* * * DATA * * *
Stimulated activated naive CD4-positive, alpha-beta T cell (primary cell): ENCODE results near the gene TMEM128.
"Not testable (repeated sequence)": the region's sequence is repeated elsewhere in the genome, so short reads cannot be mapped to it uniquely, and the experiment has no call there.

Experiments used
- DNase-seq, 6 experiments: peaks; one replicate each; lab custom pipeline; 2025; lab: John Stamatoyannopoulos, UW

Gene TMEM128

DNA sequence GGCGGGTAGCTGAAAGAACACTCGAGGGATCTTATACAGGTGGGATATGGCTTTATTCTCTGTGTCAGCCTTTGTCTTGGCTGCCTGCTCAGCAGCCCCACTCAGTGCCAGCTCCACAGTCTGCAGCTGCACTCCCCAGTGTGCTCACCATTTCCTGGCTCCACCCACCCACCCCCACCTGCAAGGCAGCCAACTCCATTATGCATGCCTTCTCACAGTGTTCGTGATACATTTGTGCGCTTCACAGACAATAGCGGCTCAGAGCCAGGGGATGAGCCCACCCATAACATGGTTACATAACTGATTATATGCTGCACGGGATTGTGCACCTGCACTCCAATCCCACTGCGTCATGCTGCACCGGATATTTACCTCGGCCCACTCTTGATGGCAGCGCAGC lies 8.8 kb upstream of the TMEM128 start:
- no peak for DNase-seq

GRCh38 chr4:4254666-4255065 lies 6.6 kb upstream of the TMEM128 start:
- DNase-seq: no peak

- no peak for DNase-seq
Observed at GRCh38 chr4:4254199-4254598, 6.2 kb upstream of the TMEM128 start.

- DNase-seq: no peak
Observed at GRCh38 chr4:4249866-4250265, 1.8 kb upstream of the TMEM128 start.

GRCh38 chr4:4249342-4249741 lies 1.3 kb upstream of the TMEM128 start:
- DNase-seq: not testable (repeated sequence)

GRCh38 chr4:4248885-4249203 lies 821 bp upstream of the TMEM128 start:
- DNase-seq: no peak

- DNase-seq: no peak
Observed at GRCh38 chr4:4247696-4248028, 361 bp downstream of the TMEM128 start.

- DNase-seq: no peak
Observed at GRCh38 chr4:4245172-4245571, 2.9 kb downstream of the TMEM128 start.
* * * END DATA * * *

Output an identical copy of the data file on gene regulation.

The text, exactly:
Stimulated activated naive CD4-positive, alpha-beta T cell (primary cell): ENCODE results near the gene TMEM128.
"Not testable (repeated sequence)": the region's sequence is repeated elsewhere in the genome, so short reads cannot be mapped to it uniquely, and the experiment has no call there.

Experiments used
- DNase-seq, 6 experiments: peaks; one replicate each; lab custom pipeline; 2025; lab: John Stamatoyannopoulos, UW

Gene TMEM128

DNA sequence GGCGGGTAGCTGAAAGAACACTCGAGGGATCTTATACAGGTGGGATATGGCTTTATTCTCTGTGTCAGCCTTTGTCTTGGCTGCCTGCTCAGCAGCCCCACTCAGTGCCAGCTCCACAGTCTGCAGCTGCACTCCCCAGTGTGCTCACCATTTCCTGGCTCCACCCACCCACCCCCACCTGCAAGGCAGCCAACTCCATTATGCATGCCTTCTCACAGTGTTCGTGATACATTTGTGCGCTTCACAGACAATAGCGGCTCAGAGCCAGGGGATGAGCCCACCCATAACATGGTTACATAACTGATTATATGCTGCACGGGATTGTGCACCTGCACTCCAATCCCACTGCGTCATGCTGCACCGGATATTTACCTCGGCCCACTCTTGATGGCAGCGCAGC lies 8.8 kb upstream of the TMEM128 start:
- no peak for DNase-seq

GRCh38 chr4:4254666-4255065 lies 6.6 kb upstream of the TMEM128 start:
- DNase-seq: no peak

- no peak for DNase-seq
Observed at GRCh38 chr4:4254199-4254598, 6.2 kb upstream of the TMEM128 start.

- DNase-seq: no peak
Observed at GRCh38 chr4:4249866-4250265, 1.8 kb upstream of the TMEM128 start.

GRCh38 chr4:4249342-4249741 lies 1.3 kb upstream of the TMEM128 start:
- DNase-seq: not testable (repeated sequence)

GRCh38 chr4:4248885-4249203 lies 821 bp upstream of the TMEM128 start:
- DNase-seq: no peak

- DNase-seq: no peak
Observed at GRCh38 chr4:4247696-4248028, 361 bp downstream of the TMEM128 start.

- DNase-seq: no peak
Observed at GRCh38 chr4:4245172-4245571, 2.9 kb downstream of the TMEM128 start.